Another thing this record has going for it is DYNAMICS. This is a dynamic piece of music. Few pressings I have ever heard have the dynamic contrasts that this one does. It really gets loud when it needs to. It sounds completely uncompressed. Although I’m sure there has to be compression of one kind or another, the listener is not aware of it. Dynamics like these are thrilling. They make this piece of music come alive. I love that sound!
The big finish with cymbal crashes and that amazing gong is worth the price of the album — when you can find one that’s not compressed and distorted from bad mastering or abuse. If you can find a more thrilling climax to a more powerful orchestral work you are a better man than I am.
The third quality this record has is tremendous, powerful deep BASS. As you know, bass drum thwacks are calle for throughout this composition. This is one of the few recordings where those bass notes don’t get “clipped” because the cutting amplifiers have run out of juice. That’s a sound that’s common to many Living Stereos. We put up with it because we like all the other qualities they have, but it’s a shortcoming of tube cutting amplifiers from that era. The deep bass on this record is prodigious, as Dr. Strangelove might say. It really rocks the room.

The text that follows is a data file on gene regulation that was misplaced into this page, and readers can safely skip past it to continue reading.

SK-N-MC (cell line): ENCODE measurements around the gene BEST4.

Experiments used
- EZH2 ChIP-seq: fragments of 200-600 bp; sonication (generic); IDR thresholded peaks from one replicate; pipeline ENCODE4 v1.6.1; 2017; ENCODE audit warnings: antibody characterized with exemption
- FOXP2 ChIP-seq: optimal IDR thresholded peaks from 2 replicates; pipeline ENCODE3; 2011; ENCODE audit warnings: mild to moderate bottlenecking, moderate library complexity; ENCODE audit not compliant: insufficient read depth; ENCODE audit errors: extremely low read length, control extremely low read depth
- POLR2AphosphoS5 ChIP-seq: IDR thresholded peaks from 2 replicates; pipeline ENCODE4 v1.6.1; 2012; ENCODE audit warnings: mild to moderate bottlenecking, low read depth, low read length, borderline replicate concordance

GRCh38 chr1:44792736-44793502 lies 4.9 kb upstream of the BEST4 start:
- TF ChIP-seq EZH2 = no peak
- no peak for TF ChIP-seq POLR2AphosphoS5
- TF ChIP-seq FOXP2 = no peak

A Top Performance
On a performance level, this is an excellent one in all respects, comparable to my favorite performance of all time, Muti’s on EMI. Leibowitz plays it straight and that’s the way I like it.
MFSL and Phony Sound
The MFSL pressing, #520, is passable at best, with the kind of unbearably bright strings that Stan Ricker likes. The last time I played a copy I found the sound so hi-fi-ish I couldn’t stand to be in the room with it for more than a minute. The bass is of course jello as well. The EMI with the right stampers is worlds better. (The domestic Angel regular version and the 45 are both awful.)
The Classic Reiner
While I’m in this bashing mode, let me take a shot at Classic Records, since their mastering approach is — gulp — even worse. I can play the MOFI of Pictures and enjoy it. I can’t play the Classic of Pictures at all. The shrillness, the hardness, the sourness, the loss of texture to the strings, the phony boosted deep bass — this is the kind of sound that makes my skin crawl.
And I don’t like Reiner’s performance either. I don’t think the classical critics ever had much respect for his Pictures, but audiophiles and TAS heads for some reason put up with his awkward, disjointed, unmusical approach. I’ll never understand it. And insult is only added to injury by Classic’s bad mastering.
Night On Bare Mountain
Night on Bare Mountain, which starts off side one, is not to my liking at all. There are many good performances of that work on other records you can find elsewhere on the site. Buy this record for an amazing Pictures. You will have a hard time finding a better one.
This record plays very quietly on the two good sides, somewhere in the Near Mint to Mint Minus range. There are twelve repeating pops on side two, I can’t recall exactly where however.